Damascus (AFP) – UN chemical weapons experts, in Syria to investigate alleged use of the banned arms, on Sunday left their Damascus hotel to carry out a new mission, an AFP photographer said.
The experts, who arrived in the Syrian capital last Wednesday on their second visit in two months, headed out on board four UN vehicles.
The United Nations has said the experts are investigating seven alleged chemical weapons attacks and expect to wind up their work on the ground on Monday.
They hope to have a comprehensive report ready "by late October".
The UN mission is separate from a team of Organisation for the Prohibition of Chemical Weapons inspectors due to start work in the coming days to destroy Syria's chemical arsenal.
The alleged attacks being probed include a March 19 incident in Khan al-Assal, in Aleppo province of northern Syria, that both the regime and rebels reported, each accusing the other of responsibility.
Other sites being investigated include the Sheikh Maqsud neighbourhood of Aleppo city, allegedly the site of an April attack, and Saraqeb in the northwest province of Idlib on the border with Turkey.
The team is also continuing investigations into an August 21 attack in the suburbs of Damascus that coincided with their first mission to Syria last month.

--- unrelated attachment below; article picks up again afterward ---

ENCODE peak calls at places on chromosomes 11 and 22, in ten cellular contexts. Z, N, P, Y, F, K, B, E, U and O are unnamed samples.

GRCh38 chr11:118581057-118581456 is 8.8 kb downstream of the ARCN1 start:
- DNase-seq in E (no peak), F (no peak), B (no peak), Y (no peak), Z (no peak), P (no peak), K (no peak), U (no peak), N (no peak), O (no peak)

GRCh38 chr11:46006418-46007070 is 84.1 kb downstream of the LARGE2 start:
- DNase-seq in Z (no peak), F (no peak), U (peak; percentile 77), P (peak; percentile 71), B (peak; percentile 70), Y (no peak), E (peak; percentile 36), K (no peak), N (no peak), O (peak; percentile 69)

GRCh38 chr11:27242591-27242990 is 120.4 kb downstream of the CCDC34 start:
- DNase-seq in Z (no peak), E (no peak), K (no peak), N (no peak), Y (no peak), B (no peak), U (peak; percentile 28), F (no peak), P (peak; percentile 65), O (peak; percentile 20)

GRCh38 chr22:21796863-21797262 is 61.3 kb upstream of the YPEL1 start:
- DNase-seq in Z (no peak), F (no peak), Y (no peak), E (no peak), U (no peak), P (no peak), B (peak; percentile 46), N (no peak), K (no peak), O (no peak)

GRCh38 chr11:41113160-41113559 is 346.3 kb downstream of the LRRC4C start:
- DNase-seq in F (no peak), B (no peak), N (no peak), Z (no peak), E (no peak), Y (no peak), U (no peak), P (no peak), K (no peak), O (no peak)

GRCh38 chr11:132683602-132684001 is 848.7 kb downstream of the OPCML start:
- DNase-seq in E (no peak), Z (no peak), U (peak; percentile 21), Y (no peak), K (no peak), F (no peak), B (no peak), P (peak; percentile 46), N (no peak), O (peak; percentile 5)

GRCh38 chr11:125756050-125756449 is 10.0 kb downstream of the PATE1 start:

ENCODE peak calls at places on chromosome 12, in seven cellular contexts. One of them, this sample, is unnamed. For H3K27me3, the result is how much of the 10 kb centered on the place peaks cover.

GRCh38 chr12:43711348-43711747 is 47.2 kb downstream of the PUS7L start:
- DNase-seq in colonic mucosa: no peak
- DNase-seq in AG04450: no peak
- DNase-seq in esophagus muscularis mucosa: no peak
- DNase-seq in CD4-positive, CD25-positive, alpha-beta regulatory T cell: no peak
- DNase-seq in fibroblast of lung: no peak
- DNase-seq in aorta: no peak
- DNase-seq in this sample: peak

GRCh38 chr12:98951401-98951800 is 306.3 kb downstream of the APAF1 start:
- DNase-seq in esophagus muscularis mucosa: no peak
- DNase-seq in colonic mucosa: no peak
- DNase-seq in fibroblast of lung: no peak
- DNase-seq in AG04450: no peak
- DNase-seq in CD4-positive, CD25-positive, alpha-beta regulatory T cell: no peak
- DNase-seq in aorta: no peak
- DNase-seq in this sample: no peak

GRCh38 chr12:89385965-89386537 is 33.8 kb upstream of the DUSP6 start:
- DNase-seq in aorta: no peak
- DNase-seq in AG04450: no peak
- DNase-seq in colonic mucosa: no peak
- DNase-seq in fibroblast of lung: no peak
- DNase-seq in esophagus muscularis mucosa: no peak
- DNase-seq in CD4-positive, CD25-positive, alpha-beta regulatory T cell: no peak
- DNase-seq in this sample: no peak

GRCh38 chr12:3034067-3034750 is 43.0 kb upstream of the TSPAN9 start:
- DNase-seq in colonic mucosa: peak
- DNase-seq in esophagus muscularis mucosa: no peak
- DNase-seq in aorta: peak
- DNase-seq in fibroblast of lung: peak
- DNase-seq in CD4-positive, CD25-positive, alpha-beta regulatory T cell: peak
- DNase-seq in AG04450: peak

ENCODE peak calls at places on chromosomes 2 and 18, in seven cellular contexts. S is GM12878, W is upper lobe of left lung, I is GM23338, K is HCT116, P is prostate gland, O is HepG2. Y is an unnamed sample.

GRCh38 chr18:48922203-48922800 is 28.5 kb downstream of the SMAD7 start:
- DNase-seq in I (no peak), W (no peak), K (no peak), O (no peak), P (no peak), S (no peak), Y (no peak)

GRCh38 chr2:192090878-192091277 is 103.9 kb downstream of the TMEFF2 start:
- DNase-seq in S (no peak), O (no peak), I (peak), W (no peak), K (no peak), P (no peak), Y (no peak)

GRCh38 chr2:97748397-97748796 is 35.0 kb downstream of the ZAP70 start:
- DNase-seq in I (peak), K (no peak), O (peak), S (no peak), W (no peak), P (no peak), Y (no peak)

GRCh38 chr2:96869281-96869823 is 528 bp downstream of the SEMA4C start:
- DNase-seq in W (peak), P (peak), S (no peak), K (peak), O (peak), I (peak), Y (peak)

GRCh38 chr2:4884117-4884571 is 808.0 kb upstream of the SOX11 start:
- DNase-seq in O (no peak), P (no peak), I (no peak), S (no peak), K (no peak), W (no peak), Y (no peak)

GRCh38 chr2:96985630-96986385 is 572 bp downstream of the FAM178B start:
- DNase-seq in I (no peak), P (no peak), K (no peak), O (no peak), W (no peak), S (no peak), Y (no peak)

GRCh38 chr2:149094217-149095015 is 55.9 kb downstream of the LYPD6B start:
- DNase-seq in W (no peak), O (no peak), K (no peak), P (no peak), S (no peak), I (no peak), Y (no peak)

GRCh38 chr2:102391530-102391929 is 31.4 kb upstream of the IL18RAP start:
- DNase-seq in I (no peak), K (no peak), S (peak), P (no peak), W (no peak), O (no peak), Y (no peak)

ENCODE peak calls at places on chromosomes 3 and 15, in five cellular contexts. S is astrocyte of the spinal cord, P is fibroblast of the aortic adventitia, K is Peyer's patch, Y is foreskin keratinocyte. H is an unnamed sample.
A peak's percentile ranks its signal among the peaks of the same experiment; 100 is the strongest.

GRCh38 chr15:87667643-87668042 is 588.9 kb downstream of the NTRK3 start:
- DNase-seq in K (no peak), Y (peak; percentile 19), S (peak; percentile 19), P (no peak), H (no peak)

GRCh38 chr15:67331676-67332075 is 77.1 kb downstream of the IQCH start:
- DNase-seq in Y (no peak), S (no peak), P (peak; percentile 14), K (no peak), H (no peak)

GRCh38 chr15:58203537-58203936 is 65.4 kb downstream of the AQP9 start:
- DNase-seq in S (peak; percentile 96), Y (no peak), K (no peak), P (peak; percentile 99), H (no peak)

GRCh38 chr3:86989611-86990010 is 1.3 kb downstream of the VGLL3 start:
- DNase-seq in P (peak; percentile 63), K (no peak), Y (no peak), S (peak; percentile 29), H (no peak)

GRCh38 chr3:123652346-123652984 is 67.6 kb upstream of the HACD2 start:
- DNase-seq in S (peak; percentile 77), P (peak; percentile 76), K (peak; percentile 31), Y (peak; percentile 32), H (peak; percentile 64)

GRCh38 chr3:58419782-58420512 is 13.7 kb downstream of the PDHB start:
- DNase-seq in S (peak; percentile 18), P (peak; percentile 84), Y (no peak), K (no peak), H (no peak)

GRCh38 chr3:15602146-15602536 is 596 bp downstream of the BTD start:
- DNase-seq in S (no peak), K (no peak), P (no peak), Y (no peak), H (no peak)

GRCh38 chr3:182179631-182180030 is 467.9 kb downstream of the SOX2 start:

The UN experts visited the site of that alleged attack during their first trip and have issued a preliminary report confirming the use of the nerve agent sarin in the area.
In addition, the team is investigating three subsequent alleged attacks -- on August 22 in Bahhariyeh, near Damascus, on August 24 in the Jubar district of the capital, and a seventh incident reported in Ashrafiyeh Sahnaya, Damascus province, on August 25.
"In the course of performing their task, the experts have received several documents and samples and have conducted many interviews," the UN said in a statement.
The UN team's first report, issued on September 16, said there was evidence that sarin had been used in the August 21 attack.
But the experts are mandated only to investigate whether chemical weapons were used, not to determine who was responsible for their use.
Both the Syrian regime and the rebels seeking its overthrow have repeatedly accused each other of using chemical weapons.
But in the wake of the August 21 attack, which allegedly left hundreds dead, the United States threatened military action against the Syrian regime, which it accuses of responsibility.
The regime denies involvement but agreed soon afterwards to relinquish its chemical arsenal under a US-Russian deal, which was enshrined in a landmark UN Security Council resolution on Friday.